Heavy uterine bleeding (previously known as menorrhagia) is excessive menstrual bleeding. The amount of menstrual blood varies from woman to woman and can change at different stages in your life, e.g. approaching menopause. Heavy uterine bleeding is a common problem in the 30-50 year old age group and may have a serious impact on your health and daily life. (Note: postmenopausal women should not be bleeding/spotting. See your health practitioner for advice.)
It can be difficult to diagnose heavy uterine bleeding – what one woman considers heavy, another may consider normal. The best guide is to decide whether your period is impacting on your quality of life e.g. causing you to be housebound, interrupting your daily activities, or causing you stress and anxiety. In addition, the following signs may indicate that you are experiencing heavy bleeding:
- Unusual increase in blood loss
- More than seven days of bleeding
- Bleeding or flooding not contained within pads or tampons (especially if wearing the largest size)
- Clots greater than a 50 cent piece in size
- Dizziness, fatigue or looking pale during your period
- Needing to change pads/tampons within 2 hours and using thicker or larger pads/tampons
- Waking up at night several times to change pads/tampons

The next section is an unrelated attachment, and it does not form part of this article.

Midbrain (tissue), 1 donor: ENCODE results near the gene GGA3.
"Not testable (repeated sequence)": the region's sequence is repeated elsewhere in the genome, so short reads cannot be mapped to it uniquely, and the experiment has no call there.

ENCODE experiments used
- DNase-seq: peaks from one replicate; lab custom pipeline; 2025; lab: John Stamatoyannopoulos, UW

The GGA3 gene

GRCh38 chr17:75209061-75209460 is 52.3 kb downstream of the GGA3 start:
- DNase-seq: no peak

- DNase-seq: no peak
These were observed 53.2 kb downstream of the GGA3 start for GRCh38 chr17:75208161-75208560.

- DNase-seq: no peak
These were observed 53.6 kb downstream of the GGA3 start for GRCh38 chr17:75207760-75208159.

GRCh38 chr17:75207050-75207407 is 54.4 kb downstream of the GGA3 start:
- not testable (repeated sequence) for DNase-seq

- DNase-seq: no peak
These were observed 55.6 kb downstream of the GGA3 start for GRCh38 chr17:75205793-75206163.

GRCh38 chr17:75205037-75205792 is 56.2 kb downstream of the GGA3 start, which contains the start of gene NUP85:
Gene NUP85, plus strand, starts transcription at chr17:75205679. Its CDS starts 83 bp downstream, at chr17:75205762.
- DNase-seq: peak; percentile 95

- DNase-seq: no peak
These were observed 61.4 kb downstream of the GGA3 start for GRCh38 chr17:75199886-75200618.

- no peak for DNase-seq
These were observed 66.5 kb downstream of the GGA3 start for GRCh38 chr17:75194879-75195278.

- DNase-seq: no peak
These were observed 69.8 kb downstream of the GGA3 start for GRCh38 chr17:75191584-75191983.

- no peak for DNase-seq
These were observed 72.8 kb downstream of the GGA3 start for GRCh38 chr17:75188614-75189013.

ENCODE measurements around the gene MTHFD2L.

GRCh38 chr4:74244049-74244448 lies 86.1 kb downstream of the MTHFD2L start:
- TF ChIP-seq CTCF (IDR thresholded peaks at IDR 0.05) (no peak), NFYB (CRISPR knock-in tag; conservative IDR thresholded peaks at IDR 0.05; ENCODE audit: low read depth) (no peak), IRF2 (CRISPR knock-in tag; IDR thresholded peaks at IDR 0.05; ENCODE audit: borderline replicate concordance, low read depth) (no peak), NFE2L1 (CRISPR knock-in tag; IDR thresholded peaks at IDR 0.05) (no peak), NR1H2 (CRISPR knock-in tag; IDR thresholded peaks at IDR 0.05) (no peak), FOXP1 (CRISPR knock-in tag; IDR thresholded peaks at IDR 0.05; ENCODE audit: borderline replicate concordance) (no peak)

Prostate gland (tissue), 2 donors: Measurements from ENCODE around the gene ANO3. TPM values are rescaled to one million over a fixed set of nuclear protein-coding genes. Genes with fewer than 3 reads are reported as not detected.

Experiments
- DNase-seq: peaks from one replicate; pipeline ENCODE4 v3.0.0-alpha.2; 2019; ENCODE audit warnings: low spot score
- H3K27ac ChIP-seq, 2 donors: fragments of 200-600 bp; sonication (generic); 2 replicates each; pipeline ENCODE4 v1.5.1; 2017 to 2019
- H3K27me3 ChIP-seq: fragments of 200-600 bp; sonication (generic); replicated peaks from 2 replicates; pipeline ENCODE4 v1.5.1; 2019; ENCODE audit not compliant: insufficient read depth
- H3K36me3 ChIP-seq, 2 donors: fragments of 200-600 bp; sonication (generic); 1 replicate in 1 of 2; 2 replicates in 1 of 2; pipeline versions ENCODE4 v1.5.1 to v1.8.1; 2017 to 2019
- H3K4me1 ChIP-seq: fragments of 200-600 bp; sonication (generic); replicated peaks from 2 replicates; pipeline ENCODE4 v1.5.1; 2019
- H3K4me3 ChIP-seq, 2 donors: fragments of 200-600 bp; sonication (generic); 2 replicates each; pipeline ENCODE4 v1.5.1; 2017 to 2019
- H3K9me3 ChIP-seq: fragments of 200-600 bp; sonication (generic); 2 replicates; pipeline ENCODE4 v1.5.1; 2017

Complications associated with heavy bleeding include:
- Fatigue, dizziness or pale appearance
- Low iron levels because of the blood loss
- Cramping and pain in the lower abdomen
- The inconvenience of having to change sanitary products frequently and the fear of bleeding through to your clothes may affect your daily activities
It is important to investigate the cause of your heavy bleeding – you don’t have to put up with it.
Possible causes include gynaecological conditions such as endometrial polyps, endometrial hyperplasia (thickening of endometrial lining), fibroids, adenomyosis, endometrial cancer, and intrauterine devices (IUDs). Other causes include chronic kidney disease, blood disorders e.g. von Willebrand’s disease, and hormonal conditions such as hypothyroidism. (For more information visit www.healthforwomen.org.au ) In about half of cases, no cause can be identified.
Your health practitioner may recommend iron therapy if your iron levels are low. This is usually a tablet that is taken daily. You may also be prescribed other treatments such as:
- Certain anti-inflammatory drugs to reduce bleeding and period pain, such as ibuprofen, mefenamic acid and naproxen sodium
- Tranexamic acid to reduce the bleeding
- An IUD, releasing a hormone which thins the endometrium and reduces bleeding up to 95 per cent after 12 months of use, e.g. Mirena
- The contraceptive pill to reduce period pain and provide contraception (blood flow can be reduced by up to 50 per cent by using the pill)
- Progestins (synthetic forms of progesterone, one of the female hormones) to reduce blood loss by about 30 per cent
In some situations, surgery such as endometrial ablation (burning of the lining of the uterus) or hysterectomy may be appropriate. This should be discussed with your health practitioner.
September 10 is International Gynae Awareness Day. For more information, visit www.gain.org.au or www.healthforwomen.org.au/sexual-health/gynaecological-awareness
Published with the permission of the Jean Hailes Foundation for Women’s Health.
Visit www.jeanhailes.org.au or call tollfree 1800 JEAN HAILES (532 642) for further health information.
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